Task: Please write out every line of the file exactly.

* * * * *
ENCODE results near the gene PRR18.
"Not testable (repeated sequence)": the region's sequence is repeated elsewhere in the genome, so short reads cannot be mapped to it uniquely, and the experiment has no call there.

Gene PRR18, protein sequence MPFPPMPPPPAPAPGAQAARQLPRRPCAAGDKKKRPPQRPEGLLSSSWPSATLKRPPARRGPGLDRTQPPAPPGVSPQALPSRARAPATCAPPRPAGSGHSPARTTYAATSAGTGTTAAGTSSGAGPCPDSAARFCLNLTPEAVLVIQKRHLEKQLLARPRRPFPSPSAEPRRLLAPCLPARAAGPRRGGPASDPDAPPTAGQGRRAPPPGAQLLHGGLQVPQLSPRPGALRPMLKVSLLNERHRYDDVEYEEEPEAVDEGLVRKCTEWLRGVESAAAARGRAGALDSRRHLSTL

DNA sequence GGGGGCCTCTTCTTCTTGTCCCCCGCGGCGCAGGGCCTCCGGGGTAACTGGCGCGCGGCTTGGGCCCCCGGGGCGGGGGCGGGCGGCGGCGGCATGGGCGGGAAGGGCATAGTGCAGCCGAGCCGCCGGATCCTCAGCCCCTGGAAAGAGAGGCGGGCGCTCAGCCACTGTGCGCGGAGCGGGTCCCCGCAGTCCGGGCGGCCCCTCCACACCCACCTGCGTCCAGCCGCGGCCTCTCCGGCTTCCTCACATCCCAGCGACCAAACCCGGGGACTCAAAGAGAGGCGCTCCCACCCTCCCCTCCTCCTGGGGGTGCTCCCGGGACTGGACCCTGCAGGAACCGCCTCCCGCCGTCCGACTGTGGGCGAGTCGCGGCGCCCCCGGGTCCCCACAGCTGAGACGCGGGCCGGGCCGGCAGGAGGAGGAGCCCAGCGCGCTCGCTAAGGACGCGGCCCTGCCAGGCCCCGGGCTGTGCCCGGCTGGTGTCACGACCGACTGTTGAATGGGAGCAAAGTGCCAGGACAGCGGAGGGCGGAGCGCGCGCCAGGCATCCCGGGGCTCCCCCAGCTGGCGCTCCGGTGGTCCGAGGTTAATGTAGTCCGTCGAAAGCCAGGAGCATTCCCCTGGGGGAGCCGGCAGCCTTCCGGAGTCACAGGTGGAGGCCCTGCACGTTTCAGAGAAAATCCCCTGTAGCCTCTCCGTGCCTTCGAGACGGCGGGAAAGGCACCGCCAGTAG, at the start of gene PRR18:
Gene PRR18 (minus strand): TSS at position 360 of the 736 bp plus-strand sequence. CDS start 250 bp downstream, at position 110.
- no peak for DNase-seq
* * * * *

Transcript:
ENCODE results near the gene PRR18.
"Not testable (repeated sequence)": the region's sequence is repeated elsewhere in the genome, so short reads cannot be mapped to it uniquely, and the experiment has no call there.

Gene PRR18, protein sequence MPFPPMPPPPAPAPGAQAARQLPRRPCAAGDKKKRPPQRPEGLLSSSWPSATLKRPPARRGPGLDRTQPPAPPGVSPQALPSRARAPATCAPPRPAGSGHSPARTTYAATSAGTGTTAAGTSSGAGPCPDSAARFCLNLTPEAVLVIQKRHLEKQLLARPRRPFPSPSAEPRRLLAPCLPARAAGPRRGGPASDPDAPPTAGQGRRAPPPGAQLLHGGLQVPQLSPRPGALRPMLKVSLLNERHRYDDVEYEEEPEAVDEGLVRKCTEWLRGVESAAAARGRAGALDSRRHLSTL

DNA sequence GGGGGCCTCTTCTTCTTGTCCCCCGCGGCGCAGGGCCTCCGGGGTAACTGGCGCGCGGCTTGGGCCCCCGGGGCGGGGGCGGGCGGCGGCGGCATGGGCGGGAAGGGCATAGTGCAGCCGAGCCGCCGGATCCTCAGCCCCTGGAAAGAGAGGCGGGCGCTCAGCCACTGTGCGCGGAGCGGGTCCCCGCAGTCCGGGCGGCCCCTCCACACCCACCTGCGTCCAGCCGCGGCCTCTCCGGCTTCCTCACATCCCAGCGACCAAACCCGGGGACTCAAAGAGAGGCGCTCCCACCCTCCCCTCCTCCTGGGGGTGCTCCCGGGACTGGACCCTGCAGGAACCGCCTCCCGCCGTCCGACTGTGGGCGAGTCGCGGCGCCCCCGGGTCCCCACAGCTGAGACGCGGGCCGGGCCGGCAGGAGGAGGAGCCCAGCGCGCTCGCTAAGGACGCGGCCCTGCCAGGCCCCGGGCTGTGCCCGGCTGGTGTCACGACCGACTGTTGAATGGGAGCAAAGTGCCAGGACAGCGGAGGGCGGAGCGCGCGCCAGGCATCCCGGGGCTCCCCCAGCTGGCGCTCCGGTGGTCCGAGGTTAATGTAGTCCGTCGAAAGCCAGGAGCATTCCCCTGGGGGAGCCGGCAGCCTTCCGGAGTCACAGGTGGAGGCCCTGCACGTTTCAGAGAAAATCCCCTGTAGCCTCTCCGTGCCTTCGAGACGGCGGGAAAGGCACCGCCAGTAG, at the start of gene PRR18:
Gene PRR18 (minus strand): TSS at position 360 of the 736 bp plus-strand sequence. CDS start 250 bp downstream, at position 110.
- no peak for DNase-seq